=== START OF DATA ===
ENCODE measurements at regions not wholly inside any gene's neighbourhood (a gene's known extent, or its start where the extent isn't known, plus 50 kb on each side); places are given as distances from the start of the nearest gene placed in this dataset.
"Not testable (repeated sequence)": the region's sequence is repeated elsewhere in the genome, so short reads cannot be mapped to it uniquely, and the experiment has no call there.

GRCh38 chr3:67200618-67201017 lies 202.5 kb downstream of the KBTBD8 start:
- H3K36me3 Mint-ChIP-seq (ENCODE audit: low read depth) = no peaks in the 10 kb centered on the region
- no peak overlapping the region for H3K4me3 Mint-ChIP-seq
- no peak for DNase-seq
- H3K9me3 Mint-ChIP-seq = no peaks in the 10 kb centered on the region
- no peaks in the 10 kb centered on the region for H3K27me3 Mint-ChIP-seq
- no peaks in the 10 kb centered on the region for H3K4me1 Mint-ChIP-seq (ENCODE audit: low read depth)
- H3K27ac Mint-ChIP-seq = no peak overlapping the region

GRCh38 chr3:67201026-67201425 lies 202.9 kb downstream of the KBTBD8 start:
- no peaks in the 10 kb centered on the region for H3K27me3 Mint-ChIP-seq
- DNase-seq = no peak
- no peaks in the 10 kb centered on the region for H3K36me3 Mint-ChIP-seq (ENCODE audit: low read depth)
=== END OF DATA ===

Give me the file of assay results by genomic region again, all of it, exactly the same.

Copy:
ENCODE measurements at regions not wholly inside any gene's neighbourhood (a gene's known extent, or its start where the extent isn't known, plus 50 kb on each side); places are given as distances from the start of the nearest gene placed in this dataset.
"Not testable (repeated sequence)": the region's sequence is repeated elsewhere in the genome, so short reads cannot be mapped to it uniquely, and the experiment has no call there.

GRCh38 chr3:67200618-67201017 lies 202.5 kb downstream of the KBTBD8 start:
- H3K36me3 Mint-ChIP-seq (ENCODE audit: low read depth) = no peaks in the 10 kb centered on the region
- no peak overlapping the region for H3K4me3 Mint-ChIP-seq
- no peak for DNase-seq
- H3K9me3 Mint-ChIP-seq = no peaks in the 10 kb centered on the region
- no peaks in the 10 kb centered on the region for H3K27me3 Mint-ChIP-seq
- no peaks in the 10 kb centered on the region for H3K4me1 Mint-ChIP-seq (ENCODE audit: low read depth)
- H3K27ac Mint-ChIP-seq = no peak overlapping the region

GRCh38 chr3:67201026-67201425 lies 202.9 kb downstream of the KBTBD8 start:
- no peaks in the 10 kb centered on the region for H3K27me3 Mint-ChIP-seq
- DNase-seq = no peak
- no peaks in the 10 kb centered on the region for H3K36me3 Mint-ChIP-seq (ENCODE audit: low read depth)